My last Elizabeth Camden book pulled me in thoroughly, so I was quick to get a hold of this one as well. A Dangerous Legacy is first in a series Camden has named “Empire State.” The characters drew me in right away. I finished the book in two days. I actually had even planned to spend New Year’s Eve reading it, but…. that would have been anti-social so I opted to be a decent human being instead 🙂
Like I said, I loved the characters. Siblings Lucy and Nick Drake are endearing, hard-working, and brave. I loved that about them! Sir Colin Beckwith appears to be arrogant, but he’ll grow on you so quickly! There are sinister characters at play too, though, and Lucy and Nick have to fight hard against a dangerous family fight waged before they were even born.
Telegraph operator Lucy Drake is a master of Morse code and has made herself a valuable asset to the Associated Press news agency. But the sudden arrival of Sir Colin Beckwith at rival British news agency Reuters puts her hard-earned livelihood at risk. Colin is talented, handsome, insufferably charming–and keeping a secret that jeopardizes his reputation.
Despite their rivalry, Lucy can’t deny that Colin has the connections she needs to give her family an edge in the long legal battle they’ve been waging over their rightful inheritance. But when she negotiates an unlikely alliance with him, the web of treachery they dive into proves to be far more dangerous than they ever could have known.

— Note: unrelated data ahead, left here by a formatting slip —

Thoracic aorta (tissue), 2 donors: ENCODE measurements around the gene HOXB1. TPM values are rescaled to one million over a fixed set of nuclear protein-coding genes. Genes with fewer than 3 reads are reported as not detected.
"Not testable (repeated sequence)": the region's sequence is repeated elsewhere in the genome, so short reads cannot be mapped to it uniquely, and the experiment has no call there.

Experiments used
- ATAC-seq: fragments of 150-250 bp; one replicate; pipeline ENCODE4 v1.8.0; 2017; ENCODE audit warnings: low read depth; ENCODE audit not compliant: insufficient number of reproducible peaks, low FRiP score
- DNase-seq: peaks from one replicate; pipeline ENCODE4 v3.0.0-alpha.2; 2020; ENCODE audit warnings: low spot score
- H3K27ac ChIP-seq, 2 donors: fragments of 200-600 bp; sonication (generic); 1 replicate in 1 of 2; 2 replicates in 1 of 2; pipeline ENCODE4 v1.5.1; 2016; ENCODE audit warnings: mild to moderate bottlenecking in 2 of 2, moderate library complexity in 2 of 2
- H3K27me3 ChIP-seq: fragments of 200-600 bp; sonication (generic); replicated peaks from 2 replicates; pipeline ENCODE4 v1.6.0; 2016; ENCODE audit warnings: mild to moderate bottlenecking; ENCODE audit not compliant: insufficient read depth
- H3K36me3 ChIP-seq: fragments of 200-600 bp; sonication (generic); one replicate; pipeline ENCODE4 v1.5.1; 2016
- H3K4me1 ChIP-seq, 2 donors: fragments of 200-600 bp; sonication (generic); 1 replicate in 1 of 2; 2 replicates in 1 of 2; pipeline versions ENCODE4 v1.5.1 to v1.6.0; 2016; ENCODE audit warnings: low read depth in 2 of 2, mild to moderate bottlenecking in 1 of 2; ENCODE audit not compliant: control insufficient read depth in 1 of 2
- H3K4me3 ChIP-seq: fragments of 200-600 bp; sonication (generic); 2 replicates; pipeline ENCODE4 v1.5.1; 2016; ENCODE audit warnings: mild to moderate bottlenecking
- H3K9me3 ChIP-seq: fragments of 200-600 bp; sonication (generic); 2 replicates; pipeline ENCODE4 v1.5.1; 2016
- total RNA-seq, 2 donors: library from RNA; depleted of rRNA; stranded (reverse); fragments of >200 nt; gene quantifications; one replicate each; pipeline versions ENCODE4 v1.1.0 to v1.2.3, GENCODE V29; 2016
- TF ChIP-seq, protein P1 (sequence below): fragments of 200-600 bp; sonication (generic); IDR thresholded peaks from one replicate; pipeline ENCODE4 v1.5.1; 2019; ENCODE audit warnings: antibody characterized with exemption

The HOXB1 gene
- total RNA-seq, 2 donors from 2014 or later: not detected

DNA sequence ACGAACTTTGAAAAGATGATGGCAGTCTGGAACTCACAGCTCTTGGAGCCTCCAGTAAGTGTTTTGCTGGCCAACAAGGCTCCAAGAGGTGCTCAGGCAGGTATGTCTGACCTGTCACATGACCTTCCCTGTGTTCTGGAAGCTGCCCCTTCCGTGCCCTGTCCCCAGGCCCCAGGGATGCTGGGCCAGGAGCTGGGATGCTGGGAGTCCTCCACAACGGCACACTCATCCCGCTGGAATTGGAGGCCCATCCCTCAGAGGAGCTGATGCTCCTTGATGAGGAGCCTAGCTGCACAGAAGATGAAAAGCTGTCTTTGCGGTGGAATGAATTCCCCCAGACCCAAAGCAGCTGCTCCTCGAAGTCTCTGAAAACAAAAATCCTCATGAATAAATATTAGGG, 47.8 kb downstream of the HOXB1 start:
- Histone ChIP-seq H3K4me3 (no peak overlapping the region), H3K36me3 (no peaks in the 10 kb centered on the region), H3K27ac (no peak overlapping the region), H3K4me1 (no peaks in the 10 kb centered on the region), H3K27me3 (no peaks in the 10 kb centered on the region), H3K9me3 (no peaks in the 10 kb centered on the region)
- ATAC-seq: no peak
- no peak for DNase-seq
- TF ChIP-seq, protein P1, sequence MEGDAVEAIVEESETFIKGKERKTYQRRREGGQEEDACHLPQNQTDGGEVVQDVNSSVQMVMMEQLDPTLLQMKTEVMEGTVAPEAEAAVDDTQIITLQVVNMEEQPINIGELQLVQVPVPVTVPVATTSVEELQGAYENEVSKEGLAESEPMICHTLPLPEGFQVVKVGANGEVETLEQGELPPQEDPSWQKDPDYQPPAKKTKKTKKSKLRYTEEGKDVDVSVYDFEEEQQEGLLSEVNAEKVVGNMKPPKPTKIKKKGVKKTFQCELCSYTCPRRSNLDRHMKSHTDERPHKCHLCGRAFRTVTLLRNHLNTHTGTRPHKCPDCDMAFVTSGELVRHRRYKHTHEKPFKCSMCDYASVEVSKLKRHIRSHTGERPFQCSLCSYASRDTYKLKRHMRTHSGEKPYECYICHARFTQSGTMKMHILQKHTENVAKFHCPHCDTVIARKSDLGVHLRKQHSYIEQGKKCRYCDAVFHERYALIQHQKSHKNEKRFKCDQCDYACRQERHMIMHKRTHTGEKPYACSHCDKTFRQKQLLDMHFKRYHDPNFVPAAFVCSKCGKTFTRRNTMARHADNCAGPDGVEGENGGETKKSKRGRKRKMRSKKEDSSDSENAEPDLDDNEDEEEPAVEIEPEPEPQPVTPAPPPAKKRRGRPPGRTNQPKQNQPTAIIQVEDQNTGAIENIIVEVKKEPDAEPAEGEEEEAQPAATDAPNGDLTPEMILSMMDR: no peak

I loved seeing the inner workings of Reuters and the Associated Press agencies in their earlier years, and the part of me that always wanted to be a writer/journalist growing up wistfully imagined a life where I got to send transmissions into one of the agencies that I’d picked up from somewhere around the world. I love the life I have, so I quickly put the thoughts to bed, however, it didn’t stop my love of this plot line in any way. I also loved the historical details put into the early years of indoor plumbing. I found it fascinating, especially having just finished another book set in Chicago in the 1890s (ten years prior to this one) where tenement housing was a reality for a couple of the characters. Tenement housing (I had to look it up) was housing complexes built where multiple families shared tiny spaces, and there was no running water. Families often had to walk good distances and up or down many flights of stairs for access to pumps to get water, and it was often unclean and the source of sickness and death. This story involves pressurized valves that allow hot and cold water alike to flow up multiple stories in a building, and it was fascinating.
If you have a love of historical fiction as I do, please check out this book. It’ll be a quick, short read if you give it a go. I love love loved it! Stay tuned in 2018 for Empire State # 2, which switches its focus to be more about Nick than Lucy.
Book was provided courtesy of Baker Publishing Group and Graf-Martin Communications, Inc.